Search found 64 matches

by Michael Novelo 4G
Sat Mar 16, 2019 9:44 pm
Forum: Student Social/Study Group
Topic: Lyndon's Review Question 7 clarification
Replies: 2
Views: 169

Re: Lyndon's Review Question 7 clarification

alright I understand we subtract them from each other but what values are we plugging in to get the 1.26V? delta G = -(3 x 96,485 x 1.40) - (-1 x 96,485 x -1.69) is what I'm doing and that's wrong.
by Michael Novelo 4G
Sat Mar 16, 2019 6:19 pm
Forum: Student Social/Study Group
Topic: Lyndon's Review Question 7 clarification
Replies: 2
Views: 169

Lyndon's Review Question 7 clarification

Did anyone who attended Lyndon's review session know how he got E (knot) = 1.26 I know he said to use Delta G = -nFE since it is a state function but I'm confused on the math aspect of it. He said n=3 for the first line and , n=1 for the second line and the total should equal to n=2. are we subtract...
by Michael Novelo 4G
Fri Mar 15, 2019 7:09 pm
Forum: Student Social/Study Group
Topic: Lyndon's Review Session
Replies: 8
Views: 444

Re: Lyndon's Review Session

Celio_G_Dis2C wrote:I didn't even know he was making one

yea there's one tomorrow on Saturday March 16, 3-6pm, Dodd 147, Lyndon Bui, Hannah Chew, Electrochemistry, Kinetics in case you want to attend. Although I haven't heard about the worksheets being uploaded to chemistry community. Usually they're posted by now.
by Michael Novelo 4G
Fri Mar 15, 2019 6:22 pm
Forum: Student Social/Study Group
Topic: Lyndon's Review Session
Replies: 8
Views: 444

Re: Lyndon's Review Session

I haven't heard anything yet and it's Friday does anyone have any updates?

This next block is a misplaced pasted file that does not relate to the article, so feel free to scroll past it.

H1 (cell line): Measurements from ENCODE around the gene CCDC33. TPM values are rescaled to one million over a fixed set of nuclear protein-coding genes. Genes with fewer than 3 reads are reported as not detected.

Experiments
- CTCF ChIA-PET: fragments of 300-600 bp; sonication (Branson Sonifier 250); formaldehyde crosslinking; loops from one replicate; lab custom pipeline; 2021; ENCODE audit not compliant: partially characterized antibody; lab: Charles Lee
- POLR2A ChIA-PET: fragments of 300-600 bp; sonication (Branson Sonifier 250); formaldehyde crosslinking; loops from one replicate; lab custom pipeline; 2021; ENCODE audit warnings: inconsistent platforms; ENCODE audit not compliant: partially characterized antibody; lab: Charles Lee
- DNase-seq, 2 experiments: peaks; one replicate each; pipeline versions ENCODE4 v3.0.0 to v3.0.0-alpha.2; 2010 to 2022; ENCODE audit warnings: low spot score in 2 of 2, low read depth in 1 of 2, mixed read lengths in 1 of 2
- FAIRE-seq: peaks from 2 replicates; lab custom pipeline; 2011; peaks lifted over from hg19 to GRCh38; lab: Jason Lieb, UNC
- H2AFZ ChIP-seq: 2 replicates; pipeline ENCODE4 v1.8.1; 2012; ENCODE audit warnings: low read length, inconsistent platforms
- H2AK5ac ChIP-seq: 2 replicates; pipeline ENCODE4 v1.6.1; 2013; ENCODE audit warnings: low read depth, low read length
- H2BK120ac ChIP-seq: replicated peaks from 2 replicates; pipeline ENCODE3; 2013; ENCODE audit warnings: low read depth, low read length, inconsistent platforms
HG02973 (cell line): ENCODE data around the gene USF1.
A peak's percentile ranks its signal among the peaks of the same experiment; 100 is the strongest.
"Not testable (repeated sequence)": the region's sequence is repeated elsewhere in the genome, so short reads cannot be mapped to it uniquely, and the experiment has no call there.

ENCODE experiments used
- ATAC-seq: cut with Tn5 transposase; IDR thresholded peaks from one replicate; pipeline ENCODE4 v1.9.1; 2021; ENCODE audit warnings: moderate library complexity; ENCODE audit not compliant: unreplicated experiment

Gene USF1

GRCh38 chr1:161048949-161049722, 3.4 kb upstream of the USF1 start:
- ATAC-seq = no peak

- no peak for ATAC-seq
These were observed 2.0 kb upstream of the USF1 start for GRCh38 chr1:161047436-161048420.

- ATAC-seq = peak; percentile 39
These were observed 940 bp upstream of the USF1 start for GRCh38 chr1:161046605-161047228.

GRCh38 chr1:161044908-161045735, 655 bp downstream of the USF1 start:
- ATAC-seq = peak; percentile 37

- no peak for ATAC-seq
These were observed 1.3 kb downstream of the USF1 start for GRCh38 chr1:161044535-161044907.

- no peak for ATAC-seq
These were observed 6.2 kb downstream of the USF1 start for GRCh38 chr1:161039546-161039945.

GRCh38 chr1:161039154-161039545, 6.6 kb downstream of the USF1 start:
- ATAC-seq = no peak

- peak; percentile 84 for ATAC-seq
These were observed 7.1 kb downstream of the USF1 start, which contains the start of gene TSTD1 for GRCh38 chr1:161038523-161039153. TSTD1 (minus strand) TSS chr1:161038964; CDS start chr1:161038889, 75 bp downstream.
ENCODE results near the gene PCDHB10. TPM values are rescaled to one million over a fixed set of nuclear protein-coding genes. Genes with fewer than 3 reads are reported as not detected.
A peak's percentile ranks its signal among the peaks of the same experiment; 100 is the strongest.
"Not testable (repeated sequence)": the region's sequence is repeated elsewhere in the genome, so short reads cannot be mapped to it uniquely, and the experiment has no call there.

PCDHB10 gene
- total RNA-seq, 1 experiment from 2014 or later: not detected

by Michael Novelo 4G
Wed Mar 13, 2019 11:44 am
Forum: Second Order Reactions
Topic: 7B.13 Help
Replies: 4
Views: 71

Re: 7B.13 Help

Philipp_V_Dis1K wrote:1/16= (1/2)^4, so that means 4 times the halflife. 1/4=(1/2)^2 so 2 times the halflife. for part c, use the second order reaction

this method only applies to first order reactions.
by Michael Novelo 4G
Wed Mar 13, 2019 11:36 am
Forum: Reaction Mechanisms, Reaction Profiles
Topic: Does reaction rate mean average reaction rate?
Replies: 3
Views: 55

Re: Does reaction rate mean average reaction rate?

Usually instantaneous since for graphs we're comparing the concentration vs time. we usually find a concentration at a specific moment in time.
by Michael Novelo 4G
Wed Mar 13, 2019 11:29 am
Forum: Reaction Mechanisms, Reaction Profiles
Topic: molecularity
Replies: 2
Views: 42

Re: molecularity

it's bimolecular, the coefficient is 2 if it were O3 it'd be unimolecular because there's only one molecule of it.
by Michael Novelo 4G
Sat Mar 09, 2019 3:25 pm
Forum: Zero Order Reactions
Topic: Half Life and k